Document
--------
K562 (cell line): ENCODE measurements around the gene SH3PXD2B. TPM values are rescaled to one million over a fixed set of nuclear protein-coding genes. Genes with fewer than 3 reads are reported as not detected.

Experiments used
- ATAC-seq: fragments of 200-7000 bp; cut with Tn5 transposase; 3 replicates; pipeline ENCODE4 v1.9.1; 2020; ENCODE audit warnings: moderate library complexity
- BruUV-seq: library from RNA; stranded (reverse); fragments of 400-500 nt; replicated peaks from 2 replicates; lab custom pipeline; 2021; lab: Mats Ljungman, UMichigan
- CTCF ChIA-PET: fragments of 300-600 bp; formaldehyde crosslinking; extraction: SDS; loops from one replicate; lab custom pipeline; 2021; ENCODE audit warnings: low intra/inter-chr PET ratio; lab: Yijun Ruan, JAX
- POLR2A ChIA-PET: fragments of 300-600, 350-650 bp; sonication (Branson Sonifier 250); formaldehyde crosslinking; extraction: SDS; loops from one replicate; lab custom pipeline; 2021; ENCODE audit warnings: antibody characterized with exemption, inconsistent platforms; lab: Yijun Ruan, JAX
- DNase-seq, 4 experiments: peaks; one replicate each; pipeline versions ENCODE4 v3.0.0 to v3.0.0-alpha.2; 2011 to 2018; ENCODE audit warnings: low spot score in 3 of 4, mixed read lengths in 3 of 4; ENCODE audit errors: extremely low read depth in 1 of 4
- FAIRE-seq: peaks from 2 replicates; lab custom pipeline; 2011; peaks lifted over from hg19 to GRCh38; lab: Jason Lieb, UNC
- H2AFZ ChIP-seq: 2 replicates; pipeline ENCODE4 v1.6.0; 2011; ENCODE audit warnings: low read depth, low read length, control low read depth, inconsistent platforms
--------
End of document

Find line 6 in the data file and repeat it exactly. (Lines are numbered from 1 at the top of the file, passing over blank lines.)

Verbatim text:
- POLR2A ChIA-PET: fragments of 300-600, 350-650 bp; sonication (Branson Sonifier 250); formaldehyde crosslinking; extraction: SDS; loops from one replicate; lab custom pipeline; 2021; ENCODE audit warnings: antibody characterized with exemption, inconsistent platforms; lab: Yijun Ruan, JAX